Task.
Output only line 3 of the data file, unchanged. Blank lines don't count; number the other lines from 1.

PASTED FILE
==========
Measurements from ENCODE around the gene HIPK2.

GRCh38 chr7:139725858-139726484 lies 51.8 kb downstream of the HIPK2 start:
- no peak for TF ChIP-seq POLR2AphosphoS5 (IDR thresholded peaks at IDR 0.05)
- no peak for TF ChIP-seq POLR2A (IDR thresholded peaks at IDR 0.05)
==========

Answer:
- no peak for TF ChIP-seq POLR2AphosphoS5 (IDR thresholded peaks at IDR 0.05)